So that’s the goal of the show. And I’m looking forward to it. So sit back, relax, and enjoy the first episode of The Art of Manliness podcast. Okay, few observations there. First, why did I sound like I was 12 years old? I was 25 at the time, so I should have been done with puberty, but I guess I wasn’t. That’s interesting. Number two, I really do appreciate the earnestness of young 25 year old Brett. I could tell I was excited about this new thing. So I really do appreciate that. And then three, we’ll talk about the intro music. If you’ve been listening to the podcast for a while now, you are familiar with our original intro music. People either love it or hate it. That song is a 1920 something recording of a song called Flaming Youth by Duke Ellington. So if you wanna listen to that, you can check that out. We changed it a couple of years ago. I like the intro music we have today. It’s got this 1970s police cop show vibe that I like. So I started the podcast in 2009, put out weekly episodes, and then I stopped doing the podcast in 2012 because people just weren’t listening to it.

I don’t think people really understood what podcasts were at the time. There weren’t a lot of apps out there for podcast discovery or podcast consumption. You basically just had Apple podcast and that was it. So I wasn’t getting any downloads. I wasn’t getting any feedback from the podcast. I was like, well, this is a waste of time. I’ll just go focus my time on writing articles. And then we also started doing YouTube at the time around 2012. So I stopped it. And then in end of 2012, I started getting letters and emails from people saying, hey, you had this podcast, but you stopped putting out new episodes. What happened? Can you bring that back? I think what was going on was you started seeing the development of technology to make podcast consumption and discovery more easy. And I think podcasting was starting to pick up in the mainstream. So I restarted the podcast again in 2013. And since then I’ve upgraded my podcast setup. I’ve gone from a crappy USB microphone to a nice studio mic.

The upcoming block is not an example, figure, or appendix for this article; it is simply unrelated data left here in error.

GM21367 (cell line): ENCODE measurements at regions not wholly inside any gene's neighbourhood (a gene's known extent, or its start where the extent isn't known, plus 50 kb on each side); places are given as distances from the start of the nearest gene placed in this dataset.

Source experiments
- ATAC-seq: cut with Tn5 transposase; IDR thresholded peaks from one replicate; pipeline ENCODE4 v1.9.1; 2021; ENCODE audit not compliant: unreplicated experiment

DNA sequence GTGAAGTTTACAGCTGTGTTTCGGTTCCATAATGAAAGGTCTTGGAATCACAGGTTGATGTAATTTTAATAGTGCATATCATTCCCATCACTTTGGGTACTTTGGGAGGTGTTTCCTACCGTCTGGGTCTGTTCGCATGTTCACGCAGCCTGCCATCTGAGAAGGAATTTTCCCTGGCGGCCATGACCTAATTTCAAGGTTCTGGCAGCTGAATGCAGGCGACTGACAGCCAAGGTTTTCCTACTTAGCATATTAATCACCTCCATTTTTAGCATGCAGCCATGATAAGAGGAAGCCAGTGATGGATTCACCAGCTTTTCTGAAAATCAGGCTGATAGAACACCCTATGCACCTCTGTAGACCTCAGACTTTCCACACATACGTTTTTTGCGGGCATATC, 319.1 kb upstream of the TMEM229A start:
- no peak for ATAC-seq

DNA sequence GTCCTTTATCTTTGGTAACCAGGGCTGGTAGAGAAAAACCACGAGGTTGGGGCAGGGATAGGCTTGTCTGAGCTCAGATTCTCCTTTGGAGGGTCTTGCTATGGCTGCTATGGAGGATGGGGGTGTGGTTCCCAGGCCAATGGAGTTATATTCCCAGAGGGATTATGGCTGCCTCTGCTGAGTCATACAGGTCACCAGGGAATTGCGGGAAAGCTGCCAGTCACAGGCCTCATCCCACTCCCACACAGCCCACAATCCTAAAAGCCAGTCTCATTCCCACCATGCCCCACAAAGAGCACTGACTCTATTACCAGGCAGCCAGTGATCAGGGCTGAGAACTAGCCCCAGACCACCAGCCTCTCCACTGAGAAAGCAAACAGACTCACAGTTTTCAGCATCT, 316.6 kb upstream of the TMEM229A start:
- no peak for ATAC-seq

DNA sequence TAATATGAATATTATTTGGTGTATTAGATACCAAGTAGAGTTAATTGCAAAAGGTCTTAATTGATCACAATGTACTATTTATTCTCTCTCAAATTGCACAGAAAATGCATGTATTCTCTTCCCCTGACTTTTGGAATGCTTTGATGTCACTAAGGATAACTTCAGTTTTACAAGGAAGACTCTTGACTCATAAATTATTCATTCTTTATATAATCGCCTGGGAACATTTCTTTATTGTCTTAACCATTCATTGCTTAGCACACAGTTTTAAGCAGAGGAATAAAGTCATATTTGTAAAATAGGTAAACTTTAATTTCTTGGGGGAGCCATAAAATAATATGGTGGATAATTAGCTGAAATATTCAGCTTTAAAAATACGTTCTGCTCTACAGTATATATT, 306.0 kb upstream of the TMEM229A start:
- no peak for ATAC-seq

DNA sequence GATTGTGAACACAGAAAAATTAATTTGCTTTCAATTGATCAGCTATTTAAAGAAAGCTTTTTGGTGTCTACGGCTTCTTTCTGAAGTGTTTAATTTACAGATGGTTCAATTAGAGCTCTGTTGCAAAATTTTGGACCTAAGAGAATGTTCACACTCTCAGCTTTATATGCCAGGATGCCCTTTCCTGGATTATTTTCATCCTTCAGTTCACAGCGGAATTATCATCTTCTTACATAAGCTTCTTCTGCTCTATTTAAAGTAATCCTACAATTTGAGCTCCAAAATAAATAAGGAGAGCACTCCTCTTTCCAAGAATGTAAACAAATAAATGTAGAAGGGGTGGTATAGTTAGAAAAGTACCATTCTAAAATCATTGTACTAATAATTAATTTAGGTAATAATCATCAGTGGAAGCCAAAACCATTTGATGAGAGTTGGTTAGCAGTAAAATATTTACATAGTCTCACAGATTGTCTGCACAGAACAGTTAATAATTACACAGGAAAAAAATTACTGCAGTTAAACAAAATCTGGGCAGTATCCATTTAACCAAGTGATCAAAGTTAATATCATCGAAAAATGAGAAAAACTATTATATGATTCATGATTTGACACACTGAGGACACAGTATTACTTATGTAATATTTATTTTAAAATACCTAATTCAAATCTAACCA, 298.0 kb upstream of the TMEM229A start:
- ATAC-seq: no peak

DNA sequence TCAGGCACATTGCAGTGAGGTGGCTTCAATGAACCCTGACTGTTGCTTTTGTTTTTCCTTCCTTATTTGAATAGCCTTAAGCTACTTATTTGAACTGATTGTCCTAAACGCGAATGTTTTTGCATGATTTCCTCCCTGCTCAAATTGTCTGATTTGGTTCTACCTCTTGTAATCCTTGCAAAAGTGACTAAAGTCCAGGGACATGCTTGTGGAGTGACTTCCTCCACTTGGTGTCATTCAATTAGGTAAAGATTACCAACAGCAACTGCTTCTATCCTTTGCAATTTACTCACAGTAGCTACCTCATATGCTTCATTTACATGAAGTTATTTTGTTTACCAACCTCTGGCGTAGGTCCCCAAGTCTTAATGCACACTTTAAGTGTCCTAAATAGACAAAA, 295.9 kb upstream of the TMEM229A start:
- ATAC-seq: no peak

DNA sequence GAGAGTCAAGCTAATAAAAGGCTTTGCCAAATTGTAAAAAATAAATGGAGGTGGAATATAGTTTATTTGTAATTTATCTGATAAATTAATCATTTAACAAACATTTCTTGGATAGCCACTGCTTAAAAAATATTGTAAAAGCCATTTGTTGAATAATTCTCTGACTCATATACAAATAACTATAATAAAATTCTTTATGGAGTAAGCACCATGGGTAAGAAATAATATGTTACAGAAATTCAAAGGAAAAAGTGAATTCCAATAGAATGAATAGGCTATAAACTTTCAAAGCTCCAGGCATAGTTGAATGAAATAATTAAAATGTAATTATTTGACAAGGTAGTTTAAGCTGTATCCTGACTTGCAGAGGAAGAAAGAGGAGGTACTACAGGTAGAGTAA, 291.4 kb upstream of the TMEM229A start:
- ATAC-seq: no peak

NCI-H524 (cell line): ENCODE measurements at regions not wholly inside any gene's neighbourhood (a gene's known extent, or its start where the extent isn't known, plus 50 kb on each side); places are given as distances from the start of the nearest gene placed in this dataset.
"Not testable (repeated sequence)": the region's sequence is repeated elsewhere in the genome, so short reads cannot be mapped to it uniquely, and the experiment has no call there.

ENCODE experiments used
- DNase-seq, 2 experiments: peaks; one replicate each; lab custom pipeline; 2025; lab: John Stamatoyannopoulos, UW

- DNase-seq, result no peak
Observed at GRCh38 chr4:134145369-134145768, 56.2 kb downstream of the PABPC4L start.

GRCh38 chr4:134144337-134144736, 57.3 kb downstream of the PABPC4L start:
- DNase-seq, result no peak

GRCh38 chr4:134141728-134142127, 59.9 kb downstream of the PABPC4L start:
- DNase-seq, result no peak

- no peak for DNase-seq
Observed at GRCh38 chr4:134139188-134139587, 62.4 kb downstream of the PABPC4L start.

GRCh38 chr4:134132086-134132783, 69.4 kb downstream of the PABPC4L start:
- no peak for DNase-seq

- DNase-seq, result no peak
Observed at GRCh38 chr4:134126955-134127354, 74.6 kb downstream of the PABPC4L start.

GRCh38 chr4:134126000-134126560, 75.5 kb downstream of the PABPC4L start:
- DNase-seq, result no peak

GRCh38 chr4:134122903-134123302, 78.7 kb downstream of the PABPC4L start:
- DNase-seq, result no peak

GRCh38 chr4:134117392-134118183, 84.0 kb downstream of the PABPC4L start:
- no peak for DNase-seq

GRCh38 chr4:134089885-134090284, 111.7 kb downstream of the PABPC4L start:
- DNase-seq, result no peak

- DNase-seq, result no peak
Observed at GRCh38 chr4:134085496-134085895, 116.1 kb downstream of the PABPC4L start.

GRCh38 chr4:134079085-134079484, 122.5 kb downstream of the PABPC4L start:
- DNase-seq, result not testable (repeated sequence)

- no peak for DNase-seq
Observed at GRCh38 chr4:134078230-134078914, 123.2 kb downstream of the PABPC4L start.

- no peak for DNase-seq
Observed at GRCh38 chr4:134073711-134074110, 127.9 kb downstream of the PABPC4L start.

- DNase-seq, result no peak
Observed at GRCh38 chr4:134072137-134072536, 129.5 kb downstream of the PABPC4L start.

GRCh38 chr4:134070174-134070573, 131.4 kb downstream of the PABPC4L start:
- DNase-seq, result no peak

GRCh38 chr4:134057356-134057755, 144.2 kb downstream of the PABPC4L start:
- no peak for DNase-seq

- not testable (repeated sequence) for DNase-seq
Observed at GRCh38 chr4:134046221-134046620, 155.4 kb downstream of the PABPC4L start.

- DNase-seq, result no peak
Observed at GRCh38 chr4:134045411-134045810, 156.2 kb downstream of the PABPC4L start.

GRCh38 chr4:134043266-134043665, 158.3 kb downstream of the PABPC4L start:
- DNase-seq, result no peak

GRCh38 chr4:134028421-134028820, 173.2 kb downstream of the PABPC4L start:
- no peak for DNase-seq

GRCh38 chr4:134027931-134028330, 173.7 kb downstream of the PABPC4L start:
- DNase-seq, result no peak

We also have technology that allows us to do remote interviews so that the guest audio is good. We send our guests a microphone if they don’t have one because we want the listening experience to be as good as possible for our listeners. But despite all that, I still record the podcast in my bedroom closet. And the reason I do, it’s the quietest place in the house. I’ve got my suits hanging up next to me, kind of muffles the sound, creates a really great sound studio. So if you’re trying to imagine your head, like what does it look like when Brett’s, I’m in my, just imagine a bedroom closet with clothes hanging next to you. That’s it. That’s what it is. And what’s been interesting to see in the past 16 years as the podcast world has developed is that podcasts have gotten more complicated and complex. A lot of podcasts out there have whole teams of people working on it with a dozen editors, writers, producers, engineers, video people, social media teams. The AoM podcast essentially remains a mom and pop operation. I work on the site and the podcast with Katie McKay, who’s my wife.

She’s been working on AoM since the very beginning in 2008. We started working on articles together. She’s written articles for the site and she took on the role of podcast producer and editor. And Katie, her role is primarily behind the scenes, but AoM would not be what it is today without her. She does so much work, digging up great guests for the show. And then she edits the show better than anyone in the business. So here’s the workflow of the AoM podcast and Katie’s role in that. So I’ll read the book in preparation of the interview, outline some questions for myself and the guest, and then I do the interview. And then after I’ve done the interview, I send it off to Katie, who starts listening to it over and over and over again. It could be three, four, five times she listens to this episode. And what she’s doing is she’s taking out all the parts in the show that don’t go anywhere. Sometimes I ask a dumb question that just leads to a dead end, removes any of the awkwardness that can seep into a podcast interview, reworks parts that aren’t clear, distills things down just to the very best bits so that the final episode that you all listen to is the clearest, cleanest, and most coherent it can be.